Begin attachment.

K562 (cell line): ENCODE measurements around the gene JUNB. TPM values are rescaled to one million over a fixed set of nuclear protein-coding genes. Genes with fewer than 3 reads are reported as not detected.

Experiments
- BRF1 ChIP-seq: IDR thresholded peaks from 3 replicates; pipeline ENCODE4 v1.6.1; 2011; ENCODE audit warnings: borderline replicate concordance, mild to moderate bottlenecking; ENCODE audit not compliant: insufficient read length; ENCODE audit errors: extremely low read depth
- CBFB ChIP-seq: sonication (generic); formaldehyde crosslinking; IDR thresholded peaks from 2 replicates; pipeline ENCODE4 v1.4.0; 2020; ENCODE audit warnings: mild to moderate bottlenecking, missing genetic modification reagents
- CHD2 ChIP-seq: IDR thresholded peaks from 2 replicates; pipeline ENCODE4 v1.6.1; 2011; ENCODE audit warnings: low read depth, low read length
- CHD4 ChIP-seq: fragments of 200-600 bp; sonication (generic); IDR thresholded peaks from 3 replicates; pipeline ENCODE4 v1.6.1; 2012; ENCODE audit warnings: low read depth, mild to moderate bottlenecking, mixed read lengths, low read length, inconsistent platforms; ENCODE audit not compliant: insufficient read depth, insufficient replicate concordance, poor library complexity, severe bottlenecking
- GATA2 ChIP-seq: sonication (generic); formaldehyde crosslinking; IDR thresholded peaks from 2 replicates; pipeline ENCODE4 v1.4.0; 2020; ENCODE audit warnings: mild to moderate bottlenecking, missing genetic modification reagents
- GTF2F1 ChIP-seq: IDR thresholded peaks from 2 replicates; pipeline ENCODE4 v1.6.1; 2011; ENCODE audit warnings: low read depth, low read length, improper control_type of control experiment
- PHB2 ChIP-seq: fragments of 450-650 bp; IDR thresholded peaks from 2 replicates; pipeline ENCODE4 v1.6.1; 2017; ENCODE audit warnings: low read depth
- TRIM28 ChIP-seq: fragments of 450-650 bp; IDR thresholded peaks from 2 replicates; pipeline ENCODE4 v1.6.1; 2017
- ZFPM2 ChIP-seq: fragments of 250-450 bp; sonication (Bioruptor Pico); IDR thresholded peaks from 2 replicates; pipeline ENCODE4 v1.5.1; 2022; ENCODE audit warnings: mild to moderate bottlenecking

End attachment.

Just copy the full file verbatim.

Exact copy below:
K562 (cell line): ENCODE measurements around the gene JUNB. TPM values are rescaled to one million over a fixed set of nuclear protein-coding genes. Genes with fewer than 3 reads are reported as not detected.

Experiments
- BRF1 ChIP-seq: IDR thresholded peaks from 3 replicates; pipeline ENCODE4 v1.6.1; 2011; ENCODE audit warnings: borderline replicate concordance, mild to moderate bottlenecking; ENCODE audit not compliant: insufficient read length; ENCODE audit errors: extremely low read depth
- CBFB ChIP-seq: sonication (generic); formaldehyde crosslinking; IDR thresholded peaks from 2 replicates; pipeline ENCODE4 v1.4.0; 2020; ENCODE audit warnings: mild to moderate bottlenecking, missing genetic modification reagents
- CHD2 ChIP-seq: IDR thresholded peaks from 2 replicates; pipeline ENCODE4 v1.6.1; 2011; ENCODE audit warnings: low read depth, low read length
- CHD4 ChIP-seq: fragments of 200-600 bp; sonication (generic); IDR thresholded peaks from 3 replicates; pipeline ENCODE4 v1.6.1; 2012; ENCODE audit warnings: low read depth, mild to moderate bottlenecking, mixed read lengths, low read length, inconsistent platforms; ENCODE audit not compliant: insufficient read depth, insufficient replicate concordance, poor library complexity, severe bottlenecking
- GATA2 ChIP-seq: sonication (generic); formaldehyde crosslinking; IDR thresholded peaks from 2 replicates; pipeline ENCODE4 v1.4.0; 2020; ENCODE audit warnings: mild to moderate bottlenecking, missing genetic modification reagents
- GTF2F1 ChIP-seq: IDR thresholded peaks from 2 replicates; pipeline ENCODE4 v1.6.1; 2011; ENCODE audit warnings: low read depth, low read length, improper control_type of control experiment
- PHB2 ChIP-seq: fragments of 450-650 bp; IDR thresholded peaks from 2 replicates; pipeline ENCODE4 v1.6.1; 2017; ENCODE audit warnings: low read depth
- TRIM28 ChIP-seq: fragments of 450-650 bp; IDR thresholded peaks from 2 replicates; pipeline ENCODE4 v1.6.1; 2017
- ZFPM2 ChIP-seq: fragments of 250-450 bp; sonication (Bioruptor Pico); IDR thresholded peaks from 2 replicates; pipeline ENCODE4 v1.5.1; 2022; ENCODE audit warnings: mild to moderate bottlenecking